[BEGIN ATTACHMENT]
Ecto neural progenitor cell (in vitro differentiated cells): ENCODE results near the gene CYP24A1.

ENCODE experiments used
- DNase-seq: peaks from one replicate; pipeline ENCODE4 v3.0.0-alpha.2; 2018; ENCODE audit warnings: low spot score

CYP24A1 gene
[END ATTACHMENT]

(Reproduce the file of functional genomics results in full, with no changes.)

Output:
Ecto neural progenitor cell (in vitro differentiated cells): ENCODE results near the gene CYP24A1.

ENCODE experiments used
- DNase-seq: peaks from one replicate; pipeline ENCODE4 v3.0.0-alpha.2; 2018; ENCODE audit warnings: low spot score

CYP24A1 gene